You already know about secondhand smoke—the type you inhale if you’re sitting next to or near a smoker. It’s known to cause respiratory infections and respiratory symptoms (coughing, sneezing) in children and can increase the risk of heart attack and lung cancer in adults.
Recently, the U.S. Department of Energy’s Lawrence Berkeley National Laboratory identified the dangers of thirdhand smoke. According to recent studies, this could include similar health problems as those of second hand smoke as well as lung fibrosis. Research also showed that children could be at a higher risk to develop severe neurological disorders and both short-term and long-term health problems.
What is thirdhand smoke? If you’ve ever been in a smoker’s car or house and it smelled like cigarettes, even though there wasn’t a lit one nearby, you’ve experienced it. It occurs when the odor (noxious residue) from secondhand smoke is absorbed into furniture, car seats, carpets, and even dust particles.
When the particulate matter of thirdhand smoke interacts with nitrous acid (a type of air pollutant), it produces deadly carcinogens and anywhere from 5% to 60% of the predicted health damage from thirdhand smoke is still there up to 18 hours after the cigarette as been put out. During that 18-hour window, tobacco-volatile organic compounds such as paint, cleaning supplies, and even office equipment exceeded unsafe levels.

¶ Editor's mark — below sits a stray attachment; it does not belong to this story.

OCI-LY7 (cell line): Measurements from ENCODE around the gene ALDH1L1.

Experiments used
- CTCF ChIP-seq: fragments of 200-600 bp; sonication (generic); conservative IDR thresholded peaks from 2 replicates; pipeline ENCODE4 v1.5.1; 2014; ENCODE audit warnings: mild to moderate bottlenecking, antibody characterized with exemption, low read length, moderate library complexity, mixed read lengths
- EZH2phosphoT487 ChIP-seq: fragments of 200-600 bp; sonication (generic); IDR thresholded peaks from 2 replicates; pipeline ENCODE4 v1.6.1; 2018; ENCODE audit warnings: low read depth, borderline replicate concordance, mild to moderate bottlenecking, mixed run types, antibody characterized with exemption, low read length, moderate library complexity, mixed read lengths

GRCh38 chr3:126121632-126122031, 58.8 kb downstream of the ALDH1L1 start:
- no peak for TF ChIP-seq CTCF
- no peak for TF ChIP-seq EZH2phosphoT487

A separate study from the Berkeley Lab found thirdhand smoke can linger in the house for months and may even become more toxic over time and that regular cleaning methods such as vacuuming and ventilation were not an effective way to remove it. The only sure way to remove it was to repaint the walls, re-carpet the rooms, and get rid of the furniture.
The Tobacco-Related Disease Research Program has formed a consortium in California to conduct more research on thirdhand smoke and its effect on health. In the meantime, we urge you to consider this information before you light up.